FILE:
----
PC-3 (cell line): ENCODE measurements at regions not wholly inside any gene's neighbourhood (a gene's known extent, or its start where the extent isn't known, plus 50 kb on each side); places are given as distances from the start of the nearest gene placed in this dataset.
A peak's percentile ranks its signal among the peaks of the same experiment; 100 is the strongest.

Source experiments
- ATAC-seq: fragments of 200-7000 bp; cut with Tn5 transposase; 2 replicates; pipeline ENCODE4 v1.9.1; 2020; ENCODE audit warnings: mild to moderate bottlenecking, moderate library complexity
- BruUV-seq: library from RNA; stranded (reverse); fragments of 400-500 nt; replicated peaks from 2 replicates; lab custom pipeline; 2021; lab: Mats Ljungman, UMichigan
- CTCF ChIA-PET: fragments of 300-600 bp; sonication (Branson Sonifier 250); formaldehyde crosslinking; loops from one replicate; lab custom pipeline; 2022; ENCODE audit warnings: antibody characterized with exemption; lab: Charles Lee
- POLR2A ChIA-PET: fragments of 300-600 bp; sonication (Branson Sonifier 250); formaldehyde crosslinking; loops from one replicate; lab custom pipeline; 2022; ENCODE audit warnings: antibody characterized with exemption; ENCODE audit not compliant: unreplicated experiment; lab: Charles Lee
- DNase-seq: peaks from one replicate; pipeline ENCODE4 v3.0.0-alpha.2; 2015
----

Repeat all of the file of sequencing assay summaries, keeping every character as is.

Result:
PC-3 (cell line): ENCODE measurements at regions not wholly inside any gene's neighbourhood (a gene's known extent, or its start where the extent isn't known, plus 50 kb on each side); places are given as distances from the start of the nearest gene placed in this dataset.
A peak's percentile ranks its signal among the peaks of the same experiment; 100 is the strongest.

Source experiments
- ATAC-seq: fragments of 200-7000 bp; cut with Tn5 transposase; 2 replicates; pipeline ENCODE4 v1.9.1; 2020; ENCODE audit warnings: mild to moderate bottlenecking, moderate library complexity
- BruUV-seq: library from RNA; stranded (reverse); fragments of 400-500 nt; replicated peaks from 2 replicates; lab custom pipeline; 2021; lab: Mats Ljungman, UMichigan
- CTCF ChIA-PET: fragments of 300-600 bp; sonication (Branson Sonifier 250); formaldehyde crosslinking; loops from one replicate; lab custom pipeline; 2022; ENCODE audit warnings: antibody characterized with exemption; lab: Charles Lee
- POLR2A ChIA-PET: fragments of 300-600 bp; sonication (Branson Sonifier 250); formaldehyde crosslinking; loops from one replicate; lab custom pipeline; 2022; ENCODE audit warnings: antibody characterized with exemption; ENCODE audit not compliant: unreplicated experiment; lab: Charles Lee
- DNase-seq: peaks from one replicate; pipeline ENCODE4 v3.0.0-alpha.2; 2015